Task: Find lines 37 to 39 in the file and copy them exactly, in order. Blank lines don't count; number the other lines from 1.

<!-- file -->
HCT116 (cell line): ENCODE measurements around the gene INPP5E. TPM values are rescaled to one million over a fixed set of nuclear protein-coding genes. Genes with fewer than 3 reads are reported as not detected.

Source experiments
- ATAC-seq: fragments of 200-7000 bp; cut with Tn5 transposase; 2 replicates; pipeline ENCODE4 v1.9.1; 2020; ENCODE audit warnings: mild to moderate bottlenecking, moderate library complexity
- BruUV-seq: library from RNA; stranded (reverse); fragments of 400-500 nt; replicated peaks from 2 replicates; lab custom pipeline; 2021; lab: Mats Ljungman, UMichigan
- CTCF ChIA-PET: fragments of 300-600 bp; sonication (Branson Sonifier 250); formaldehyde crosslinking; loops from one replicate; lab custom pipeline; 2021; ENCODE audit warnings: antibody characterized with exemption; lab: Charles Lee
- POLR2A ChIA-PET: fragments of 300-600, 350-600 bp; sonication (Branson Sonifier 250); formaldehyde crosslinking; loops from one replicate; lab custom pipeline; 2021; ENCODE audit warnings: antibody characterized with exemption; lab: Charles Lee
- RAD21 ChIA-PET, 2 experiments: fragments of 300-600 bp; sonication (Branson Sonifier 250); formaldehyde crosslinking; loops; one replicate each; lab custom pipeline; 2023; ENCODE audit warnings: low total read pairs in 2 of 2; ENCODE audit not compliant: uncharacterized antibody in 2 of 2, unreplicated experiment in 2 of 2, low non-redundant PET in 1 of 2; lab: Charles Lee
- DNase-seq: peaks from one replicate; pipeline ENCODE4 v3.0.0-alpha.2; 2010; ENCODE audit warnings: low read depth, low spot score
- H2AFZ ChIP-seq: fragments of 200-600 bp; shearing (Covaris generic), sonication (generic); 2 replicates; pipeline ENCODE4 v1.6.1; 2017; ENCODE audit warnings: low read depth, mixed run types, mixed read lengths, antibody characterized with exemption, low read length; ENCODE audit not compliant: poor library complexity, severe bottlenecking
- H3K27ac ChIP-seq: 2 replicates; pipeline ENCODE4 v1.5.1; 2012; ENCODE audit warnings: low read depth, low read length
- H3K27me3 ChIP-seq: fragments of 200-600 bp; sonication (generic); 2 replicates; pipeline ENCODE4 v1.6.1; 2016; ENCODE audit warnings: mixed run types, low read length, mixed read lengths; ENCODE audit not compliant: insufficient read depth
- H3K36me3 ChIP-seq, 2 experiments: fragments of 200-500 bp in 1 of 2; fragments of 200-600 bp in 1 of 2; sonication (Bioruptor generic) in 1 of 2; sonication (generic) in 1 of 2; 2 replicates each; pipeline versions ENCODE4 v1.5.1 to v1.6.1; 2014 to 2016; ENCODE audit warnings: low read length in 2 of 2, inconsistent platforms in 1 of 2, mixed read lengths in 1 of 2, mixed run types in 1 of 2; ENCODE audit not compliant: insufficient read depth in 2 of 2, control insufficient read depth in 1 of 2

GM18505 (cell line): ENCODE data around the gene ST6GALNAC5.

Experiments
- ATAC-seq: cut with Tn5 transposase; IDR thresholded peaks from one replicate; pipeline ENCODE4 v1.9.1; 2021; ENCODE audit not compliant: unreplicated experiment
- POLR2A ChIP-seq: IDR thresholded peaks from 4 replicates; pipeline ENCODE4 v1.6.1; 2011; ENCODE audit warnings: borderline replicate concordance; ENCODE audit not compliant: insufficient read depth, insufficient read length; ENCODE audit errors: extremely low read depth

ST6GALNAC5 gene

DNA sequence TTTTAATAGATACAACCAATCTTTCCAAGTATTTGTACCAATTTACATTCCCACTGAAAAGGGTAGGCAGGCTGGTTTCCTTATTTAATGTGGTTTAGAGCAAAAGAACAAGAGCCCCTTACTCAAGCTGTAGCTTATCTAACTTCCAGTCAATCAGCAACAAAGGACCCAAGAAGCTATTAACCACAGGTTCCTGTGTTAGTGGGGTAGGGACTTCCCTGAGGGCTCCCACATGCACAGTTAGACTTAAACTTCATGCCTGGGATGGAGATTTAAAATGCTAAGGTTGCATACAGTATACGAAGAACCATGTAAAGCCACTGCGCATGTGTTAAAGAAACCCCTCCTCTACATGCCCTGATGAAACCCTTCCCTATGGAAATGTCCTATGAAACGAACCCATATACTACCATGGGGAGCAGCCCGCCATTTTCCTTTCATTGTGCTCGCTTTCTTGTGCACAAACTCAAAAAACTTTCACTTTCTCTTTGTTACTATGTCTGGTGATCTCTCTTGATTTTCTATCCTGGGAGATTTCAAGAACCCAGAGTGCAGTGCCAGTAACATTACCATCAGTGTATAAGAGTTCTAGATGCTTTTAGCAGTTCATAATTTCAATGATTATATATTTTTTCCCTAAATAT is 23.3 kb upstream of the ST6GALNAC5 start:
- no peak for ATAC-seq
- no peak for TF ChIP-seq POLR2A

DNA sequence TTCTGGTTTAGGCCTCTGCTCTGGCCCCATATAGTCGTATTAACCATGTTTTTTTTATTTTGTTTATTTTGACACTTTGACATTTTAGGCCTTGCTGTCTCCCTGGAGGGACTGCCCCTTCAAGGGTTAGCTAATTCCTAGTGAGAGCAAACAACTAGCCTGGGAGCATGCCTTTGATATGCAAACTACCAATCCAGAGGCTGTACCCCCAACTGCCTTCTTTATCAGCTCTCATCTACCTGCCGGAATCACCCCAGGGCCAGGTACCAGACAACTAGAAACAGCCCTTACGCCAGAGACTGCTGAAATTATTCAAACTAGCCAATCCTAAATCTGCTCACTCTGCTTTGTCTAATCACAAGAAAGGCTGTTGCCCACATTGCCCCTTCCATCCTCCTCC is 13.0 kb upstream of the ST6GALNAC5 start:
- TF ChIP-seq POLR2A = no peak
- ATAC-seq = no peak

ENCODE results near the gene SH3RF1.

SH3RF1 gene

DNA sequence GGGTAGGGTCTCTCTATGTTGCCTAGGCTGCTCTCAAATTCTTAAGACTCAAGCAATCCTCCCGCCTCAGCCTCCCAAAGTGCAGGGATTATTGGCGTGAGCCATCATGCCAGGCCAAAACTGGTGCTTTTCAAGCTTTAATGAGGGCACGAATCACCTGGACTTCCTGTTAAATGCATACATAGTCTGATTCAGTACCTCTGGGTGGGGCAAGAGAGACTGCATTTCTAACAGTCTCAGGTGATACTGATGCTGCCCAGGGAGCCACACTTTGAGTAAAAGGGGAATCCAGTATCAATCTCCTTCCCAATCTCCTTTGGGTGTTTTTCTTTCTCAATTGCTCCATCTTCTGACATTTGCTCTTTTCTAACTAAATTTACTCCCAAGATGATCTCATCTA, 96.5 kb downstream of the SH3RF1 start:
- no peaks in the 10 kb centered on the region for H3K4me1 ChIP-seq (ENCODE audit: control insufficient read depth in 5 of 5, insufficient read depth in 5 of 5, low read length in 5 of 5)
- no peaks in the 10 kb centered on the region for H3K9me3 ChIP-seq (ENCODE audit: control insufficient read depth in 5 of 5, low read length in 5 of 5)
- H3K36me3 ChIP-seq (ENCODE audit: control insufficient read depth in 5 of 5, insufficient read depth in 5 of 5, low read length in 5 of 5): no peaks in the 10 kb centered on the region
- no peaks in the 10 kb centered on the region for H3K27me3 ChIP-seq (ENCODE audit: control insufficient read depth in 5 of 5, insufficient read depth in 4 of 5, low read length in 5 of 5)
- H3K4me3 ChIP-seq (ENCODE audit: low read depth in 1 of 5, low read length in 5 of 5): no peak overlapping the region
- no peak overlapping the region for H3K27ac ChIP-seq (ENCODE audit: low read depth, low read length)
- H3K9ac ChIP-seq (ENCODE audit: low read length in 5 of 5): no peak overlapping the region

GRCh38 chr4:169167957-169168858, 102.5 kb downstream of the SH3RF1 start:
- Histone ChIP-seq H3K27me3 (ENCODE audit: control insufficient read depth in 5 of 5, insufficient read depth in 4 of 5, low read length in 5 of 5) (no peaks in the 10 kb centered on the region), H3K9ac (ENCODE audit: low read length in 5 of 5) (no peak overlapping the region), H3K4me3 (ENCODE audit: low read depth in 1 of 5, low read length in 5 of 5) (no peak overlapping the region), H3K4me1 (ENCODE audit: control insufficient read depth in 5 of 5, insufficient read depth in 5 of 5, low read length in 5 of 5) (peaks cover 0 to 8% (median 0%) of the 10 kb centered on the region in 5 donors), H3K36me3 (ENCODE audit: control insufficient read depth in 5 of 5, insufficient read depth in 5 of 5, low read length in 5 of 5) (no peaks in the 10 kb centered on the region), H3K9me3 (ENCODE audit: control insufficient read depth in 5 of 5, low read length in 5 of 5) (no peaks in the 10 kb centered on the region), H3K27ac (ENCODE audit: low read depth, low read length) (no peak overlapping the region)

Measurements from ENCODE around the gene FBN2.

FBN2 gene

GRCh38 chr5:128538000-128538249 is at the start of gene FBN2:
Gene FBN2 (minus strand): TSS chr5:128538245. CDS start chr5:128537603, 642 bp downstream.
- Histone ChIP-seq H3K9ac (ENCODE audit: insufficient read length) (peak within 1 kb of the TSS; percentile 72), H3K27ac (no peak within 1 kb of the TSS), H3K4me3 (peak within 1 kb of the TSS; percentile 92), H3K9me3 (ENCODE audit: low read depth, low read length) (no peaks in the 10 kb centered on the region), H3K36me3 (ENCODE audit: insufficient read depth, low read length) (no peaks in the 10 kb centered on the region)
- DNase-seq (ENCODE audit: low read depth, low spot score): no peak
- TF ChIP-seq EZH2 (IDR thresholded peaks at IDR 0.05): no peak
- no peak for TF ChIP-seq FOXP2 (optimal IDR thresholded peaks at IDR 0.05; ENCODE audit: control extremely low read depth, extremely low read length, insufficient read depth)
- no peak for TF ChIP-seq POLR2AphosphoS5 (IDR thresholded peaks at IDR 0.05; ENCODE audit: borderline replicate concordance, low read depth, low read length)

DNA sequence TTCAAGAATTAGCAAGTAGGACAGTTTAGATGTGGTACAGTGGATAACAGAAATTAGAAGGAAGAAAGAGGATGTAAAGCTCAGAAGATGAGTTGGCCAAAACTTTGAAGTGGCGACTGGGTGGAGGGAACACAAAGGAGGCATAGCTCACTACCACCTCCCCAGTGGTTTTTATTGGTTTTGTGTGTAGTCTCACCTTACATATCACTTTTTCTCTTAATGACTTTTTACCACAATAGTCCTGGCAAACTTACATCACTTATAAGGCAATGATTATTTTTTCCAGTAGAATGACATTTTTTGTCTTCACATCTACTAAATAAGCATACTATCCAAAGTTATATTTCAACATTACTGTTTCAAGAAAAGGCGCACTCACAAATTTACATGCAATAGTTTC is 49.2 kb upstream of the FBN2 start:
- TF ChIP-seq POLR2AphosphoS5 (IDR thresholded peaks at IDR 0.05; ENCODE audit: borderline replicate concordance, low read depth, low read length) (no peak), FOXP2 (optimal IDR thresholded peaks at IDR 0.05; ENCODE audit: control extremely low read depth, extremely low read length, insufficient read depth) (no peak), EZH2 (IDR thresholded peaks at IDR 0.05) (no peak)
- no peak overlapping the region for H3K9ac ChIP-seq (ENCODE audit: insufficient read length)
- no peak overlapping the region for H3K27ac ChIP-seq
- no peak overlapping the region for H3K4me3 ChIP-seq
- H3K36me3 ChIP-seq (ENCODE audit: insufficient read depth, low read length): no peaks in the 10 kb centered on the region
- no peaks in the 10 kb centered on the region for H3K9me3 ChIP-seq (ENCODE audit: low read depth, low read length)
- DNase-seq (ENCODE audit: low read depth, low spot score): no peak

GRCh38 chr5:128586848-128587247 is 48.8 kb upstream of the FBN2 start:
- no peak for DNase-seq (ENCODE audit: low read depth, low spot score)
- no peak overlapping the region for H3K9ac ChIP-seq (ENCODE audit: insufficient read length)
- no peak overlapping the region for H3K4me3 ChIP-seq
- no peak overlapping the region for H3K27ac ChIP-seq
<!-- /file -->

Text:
FBN2 gene

GRCh38 chr5:128538000-128538249 is at the start of gene FBN2:
Gene FBN2 (minus strand): TSS chr5:128538245. CDS start chr5:128537603, 642 bp downstream.